From Humanist Network News
The Chicago Council on Global Affairs recently recommended in an 85-page report that the U.S. government develop a strategy to make religion "integral" to American foreign policy. Here's the good news in the report. It recommends that Foreign Service officers learn more about the religious and cultural beliefs of people in other countries, so we can more effectively communicate with them. This is a no-brainer. Religious and cultural literacy should be a prerequisite for all diplomats. Many conflicts in the Middle East and other parts of the world make no sense apart from recognition of the role that religion plays in them. If we are to have any hope for a solution, we need to understand better the problem.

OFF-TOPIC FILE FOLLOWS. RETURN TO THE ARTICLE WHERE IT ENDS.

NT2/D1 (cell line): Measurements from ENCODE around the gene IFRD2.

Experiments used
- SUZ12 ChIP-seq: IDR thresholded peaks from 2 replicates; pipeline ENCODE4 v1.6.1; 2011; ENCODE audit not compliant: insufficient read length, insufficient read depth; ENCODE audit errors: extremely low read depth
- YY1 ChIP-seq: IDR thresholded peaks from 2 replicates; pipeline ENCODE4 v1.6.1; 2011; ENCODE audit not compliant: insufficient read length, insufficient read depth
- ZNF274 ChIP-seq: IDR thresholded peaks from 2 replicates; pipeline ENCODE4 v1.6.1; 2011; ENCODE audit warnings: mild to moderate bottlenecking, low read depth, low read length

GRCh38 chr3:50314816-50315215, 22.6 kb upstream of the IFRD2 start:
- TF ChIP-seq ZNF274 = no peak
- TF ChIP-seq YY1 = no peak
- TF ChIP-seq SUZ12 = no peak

Now here's the bad news in the report. It claims that American foreign policy's uncompromising Western secularism fuels religious extremism throughout the world, and recommends that we remove obstacles to constructive engagement with religious groups overseas. What does this mean? Unfortunately, the report is ambiguous about the importance of religious freedom and human rights, and would seem to open the door for U.S. officials to make our precious First Amendment secondary when we try to ingratiate ourselves with religious leaders abroad. Such oversights could have disastrous outcomes. We have enough problems at home with government officials chipping at the fragile wall that separates church and state. We don't need to export those troubles to our work abroad.